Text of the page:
IRELAND could be on the brink of the deadliest flu outbreak in ver 50 years, according to stark warnings from medical experts.
The warnings come in light of the news that the first flu deaths have been recorded in the country as the much talked about ‘Aussie flu’ continues to spread.
Up until last week there had been no reported deaths from flu this winter period, but the Health Service Executive has now confirmed that they have been notified of a small number of deaths which are directly related to the flu.
Flu cases have led to 73 hospitalisations so far this winter, 19 of which occurred last week. It has now been confirmed for the first time that lives have been lost.
The Aussie flu has been cited as the main strain posing a risk in Ireland.
The main strain posing a risk is the A (H3N2), which was also circulating in Ireland last winter. It was blamed for a huge outbreak in cases during the Australian winter, earning it the name ‘Aussie flu’.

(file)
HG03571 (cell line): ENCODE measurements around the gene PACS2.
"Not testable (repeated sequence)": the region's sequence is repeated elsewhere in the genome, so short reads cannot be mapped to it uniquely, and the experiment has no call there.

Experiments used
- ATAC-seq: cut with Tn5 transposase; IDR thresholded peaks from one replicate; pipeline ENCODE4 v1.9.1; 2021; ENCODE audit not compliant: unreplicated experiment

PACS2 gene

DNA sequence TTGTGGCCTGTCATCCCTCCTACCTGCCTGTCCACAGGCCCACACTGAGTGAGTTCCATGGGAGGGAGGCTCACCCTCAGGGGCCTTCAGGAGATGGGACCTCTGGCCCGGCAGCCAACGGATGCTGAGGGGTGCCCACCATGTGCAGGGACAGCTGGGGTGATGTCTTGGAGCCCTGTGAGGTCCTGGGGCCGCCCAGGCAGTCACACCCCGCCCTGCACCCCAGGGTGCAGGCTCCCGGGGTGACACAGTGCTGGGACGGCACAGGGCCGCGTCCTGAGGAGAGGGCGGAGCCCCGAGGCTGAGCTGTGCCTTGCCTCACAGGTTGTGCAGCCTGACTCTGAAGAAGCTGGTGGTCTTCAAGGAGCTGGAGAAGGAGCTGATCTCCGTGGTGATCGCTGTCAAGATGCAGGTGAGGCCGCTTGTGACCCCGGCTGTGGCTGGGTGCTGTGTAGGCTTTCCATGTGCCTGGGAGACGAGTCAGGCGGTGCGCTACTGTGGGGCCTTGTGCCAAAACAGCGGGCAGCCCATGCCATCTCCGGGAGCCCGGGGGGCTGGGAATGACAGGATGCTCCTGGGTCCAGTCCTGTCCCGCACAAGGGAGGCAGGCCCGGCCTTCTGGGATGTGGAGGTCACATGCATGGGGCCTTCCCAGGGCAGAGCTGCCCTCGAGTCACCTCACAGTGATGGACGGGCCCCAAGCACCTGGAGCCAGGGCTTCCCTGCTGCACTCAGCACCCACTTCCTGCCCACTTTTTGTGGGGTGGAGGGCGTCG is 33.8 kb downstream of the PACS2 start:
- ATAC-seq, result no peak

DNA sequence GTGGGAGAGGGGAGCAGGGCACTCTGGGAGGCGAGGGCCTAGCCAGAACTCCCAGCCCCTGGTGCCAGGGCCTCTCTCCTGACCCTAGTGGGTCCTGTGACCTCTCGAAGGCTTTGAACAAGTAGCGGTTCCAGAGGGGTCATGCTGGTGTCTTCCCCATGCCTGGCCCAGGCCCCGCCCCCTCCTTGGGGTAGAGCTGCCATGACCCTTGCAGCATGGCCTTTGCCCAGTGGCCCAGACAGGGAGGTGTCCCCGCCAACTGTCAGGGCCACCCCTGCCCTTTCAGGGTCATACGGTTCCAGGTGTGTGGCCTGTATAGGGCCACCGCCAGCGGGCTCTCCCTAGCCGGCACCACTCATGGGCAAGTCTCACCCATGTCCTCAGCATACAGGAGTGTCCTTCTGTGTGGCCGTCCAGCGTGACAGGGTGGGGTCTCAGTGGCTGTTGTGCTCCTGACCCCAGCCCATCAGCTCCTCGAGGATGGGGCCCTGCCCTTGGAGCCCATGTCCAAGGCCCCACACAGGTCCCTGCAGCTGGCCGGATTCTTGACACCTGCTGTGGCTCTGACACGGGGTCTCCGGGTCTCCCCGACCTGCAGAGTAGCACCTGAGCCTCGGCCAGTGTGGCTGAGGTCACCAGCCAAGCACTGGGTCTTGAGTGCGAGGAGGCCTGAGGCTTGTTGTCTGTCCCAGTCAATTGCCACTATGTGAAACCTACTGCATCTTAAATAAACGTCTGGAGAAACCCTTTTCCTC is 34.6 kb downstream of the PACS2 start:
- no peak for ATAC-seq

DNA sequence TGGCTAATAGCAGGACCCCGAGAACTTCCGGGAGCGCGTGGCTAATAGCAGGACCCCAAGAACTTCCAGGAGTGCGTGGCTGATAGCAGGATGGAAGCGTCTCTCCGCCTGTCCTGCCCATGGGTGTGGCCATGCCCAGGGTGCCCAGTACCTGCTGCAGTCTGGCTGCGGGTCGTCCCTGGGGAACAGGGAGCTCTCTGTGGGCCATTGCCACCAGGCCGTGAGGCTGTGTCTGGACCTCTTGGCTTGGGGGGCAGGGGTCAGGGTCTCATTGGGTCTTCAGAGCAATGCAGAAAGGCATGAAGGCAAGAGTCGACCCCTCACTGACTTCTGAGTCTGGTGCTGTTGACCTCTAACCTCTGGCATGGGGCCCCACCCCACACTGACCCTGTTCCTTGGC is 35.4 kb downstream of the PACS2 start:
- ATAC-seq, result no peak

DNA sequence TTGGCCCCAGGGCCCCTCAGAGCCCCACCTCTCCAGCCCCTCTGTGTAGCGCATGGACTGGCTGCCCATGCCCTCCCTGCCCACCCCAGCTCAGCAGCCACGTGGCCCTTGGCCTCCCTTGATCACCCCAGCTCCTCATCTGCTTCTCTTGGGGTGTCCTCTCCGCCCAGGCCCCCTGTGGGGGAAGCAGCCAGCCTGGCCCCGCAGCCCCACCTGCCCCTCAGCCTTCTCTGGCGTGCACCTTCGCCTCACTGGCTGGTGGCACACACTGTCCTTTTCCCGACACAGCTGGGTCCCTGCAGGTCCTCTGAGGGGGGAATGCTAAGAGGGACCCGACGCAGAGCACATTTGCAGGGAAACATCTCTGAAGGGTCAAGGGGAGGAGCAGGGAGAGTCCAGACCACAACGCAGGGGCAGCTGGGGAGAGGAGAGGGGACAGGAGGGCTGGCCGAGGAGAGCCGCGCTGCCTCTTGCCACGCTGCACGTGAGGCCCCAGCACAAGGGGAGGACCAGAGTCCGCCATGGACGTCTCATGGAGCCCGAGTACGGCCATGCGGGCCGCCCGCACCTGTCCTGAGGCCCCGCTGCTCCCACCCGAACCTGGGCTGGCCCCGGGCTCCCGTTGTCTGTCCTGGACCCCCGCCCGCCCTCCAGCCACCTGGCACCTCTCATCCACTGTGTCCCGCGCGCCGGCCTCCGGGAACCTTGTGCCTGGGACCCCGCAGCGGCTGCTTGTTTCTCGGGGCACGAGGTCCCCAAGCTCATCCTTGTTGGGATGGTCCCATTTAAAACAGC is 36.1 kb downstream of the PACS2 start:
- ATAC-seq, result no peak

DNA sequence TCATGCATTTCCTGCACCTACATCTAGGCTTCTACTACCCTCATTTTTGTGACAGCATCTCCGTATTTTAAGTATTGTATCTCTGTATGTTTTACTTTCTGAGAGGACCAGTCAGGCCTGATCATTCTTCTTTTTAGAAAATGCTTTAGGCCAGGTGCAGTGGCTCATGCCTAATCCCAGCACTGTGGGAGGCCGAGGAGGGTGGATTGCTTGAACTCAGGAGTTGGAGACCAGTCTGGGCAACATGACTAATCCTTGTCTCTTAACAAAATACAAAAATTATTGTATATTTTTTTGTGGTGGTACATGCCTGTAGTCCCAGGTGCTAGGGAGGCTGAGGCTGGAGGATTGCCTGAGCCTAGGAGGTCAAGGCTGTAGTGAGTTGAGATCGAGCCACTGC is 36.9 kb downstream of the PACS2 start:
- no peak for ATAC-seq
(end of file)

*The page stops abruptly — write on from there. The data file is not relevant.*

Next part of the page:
Cases of swine flu and the B strain have also been detected.
The HSE is urging people in high-risk groups to get the flu vaccine. The elderly and others with compromised immune systems are at particular risk.
The ‘Aussie flu’ is a mutated strain, meaning the vaccine in Australia has been less effective than anticipated. The HSE has confirmed that the vaccine here should be “a moderate to good match” and encouraged people to get the jab.
Since Christmas, GP services in Ireland are being put under massive pressure as a result of the number of infections.
Ireland is facing a rise in those hospitalised with flu, and a number of breakouts in nursing homes.
Medical experts have indicated that this could be the early stages of the most serious flu epidemic since the 1968 pandemic that began in Hong Kong and killed a million globally.
People in ‘at risk’ groups can get the flu vaccine itself free of charge, whereas people without medical or GP visit cards may be charged an administration fee.